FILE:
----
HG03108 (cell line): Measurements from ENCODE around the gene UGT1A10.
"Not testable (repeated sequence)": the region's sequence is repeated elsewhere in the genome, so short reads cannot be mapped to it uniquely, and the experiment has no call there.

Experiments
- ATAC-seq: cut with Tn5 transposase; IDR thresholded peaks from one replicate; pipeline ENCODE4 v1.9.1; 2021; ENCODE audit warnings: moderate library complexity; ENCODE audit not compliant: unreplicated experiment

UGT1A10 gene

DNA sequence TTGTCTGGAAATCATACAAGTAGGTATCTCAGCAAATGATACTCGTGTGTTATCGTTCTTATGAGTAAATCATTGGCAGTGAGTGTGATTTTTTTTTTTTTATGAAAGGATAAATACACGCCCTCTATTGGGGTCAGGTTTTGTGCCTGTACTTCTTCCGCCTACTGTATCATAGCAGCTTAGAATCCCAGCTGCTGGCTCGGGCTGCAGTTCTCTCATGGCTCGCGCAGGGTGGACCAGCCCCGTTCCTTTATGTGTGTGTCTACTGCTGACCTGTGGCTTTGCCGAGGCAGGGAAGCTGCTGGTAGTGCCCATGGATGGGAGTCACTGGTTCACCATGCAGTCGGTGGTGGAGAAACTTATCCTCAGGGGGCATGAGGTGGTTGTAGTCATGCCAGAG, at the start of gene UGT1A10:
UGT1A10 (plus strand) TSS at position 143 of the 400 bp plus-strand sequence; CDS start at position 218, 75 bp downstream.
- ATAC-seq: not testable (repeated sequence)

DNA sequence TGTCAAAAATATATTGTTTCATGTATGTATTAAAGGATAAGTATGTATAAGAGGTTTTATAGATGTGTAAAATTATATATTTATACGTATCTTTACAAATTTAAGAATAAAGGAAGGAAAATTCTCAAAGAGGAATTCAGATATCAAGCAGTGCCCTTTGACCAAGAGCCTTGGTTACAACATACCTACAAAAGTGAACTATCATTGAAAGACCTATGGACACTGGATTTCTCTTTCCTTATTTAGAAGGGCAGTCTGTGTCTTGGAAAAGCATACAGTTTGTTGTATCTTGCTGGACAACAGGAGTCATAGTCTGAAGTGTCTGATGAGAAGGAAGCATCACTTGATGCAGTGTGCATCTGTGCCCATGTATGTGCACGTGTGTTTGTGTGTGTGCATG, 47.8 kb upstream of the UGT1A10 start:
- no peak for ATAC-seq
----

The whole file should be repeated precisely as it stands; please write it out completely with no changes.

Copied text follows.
HG03108 (cell line): Measurements from ENCODE around the gene UGT1A10.
"Not testable (repeated sequence)": the region's sequence is repeated elsewhere in the genome, so short reads cannot be mapped to it uniquely, and the experiment has no call there.

Experiments
- ATAC-seq: cut with Tn5 transposase; IDR thresholded peaks from one replicate; pipeline ENCODE4 v1.9.1; 2021; ENCODE audit warnings: moderate library complexity; ENCODE audit not compliant: unreplicated experiment

UGT1A10 gene

DNA sequence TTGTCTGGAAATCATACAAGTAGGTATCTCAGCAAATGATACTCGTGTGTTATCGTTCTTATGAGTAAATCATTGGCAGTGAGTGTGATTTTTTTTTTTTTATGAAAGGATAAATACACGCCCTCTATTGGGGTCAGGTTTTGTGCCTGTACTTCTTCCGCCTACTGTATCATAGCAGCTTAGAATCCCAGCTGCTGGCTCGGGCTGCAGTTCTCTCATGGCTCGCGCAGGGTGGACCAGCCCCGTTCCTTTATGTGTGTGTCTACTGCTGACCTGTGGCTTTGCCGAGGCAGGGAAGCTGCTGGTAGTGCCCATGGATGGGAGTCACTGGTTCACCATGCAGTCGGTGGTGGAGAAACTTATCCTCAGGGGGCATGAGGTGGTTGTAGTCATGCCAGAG, at the start of gene UGT1A10:
UGT1A10 (plus strand) TSS at position 143 of the 400 bp plus-strand sequence; CDS start at position 218, 75 bp downstream.
- ATAC-seq: not testable (repeated sequence)

DNA sequence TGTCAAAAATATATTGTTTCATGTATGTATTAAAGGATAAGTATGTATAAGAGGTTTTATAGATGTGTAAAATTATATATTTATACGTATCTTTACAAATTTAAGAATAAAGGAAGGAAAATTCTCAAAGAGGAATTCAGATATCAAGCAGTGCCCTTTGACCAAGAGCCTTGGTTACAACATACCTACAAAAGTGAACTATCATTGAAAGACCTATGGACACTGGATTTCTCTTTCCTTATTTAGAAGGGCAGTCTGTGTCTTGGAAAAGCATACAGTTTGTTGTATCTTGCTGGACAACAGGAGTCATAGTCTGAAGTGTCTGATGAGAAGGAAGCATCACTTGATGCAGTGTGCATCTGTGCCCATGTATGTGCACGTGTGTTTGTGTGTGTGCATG, 47.8 kb upstream of the UGT1A10 start:
- no peak for ATAC-seq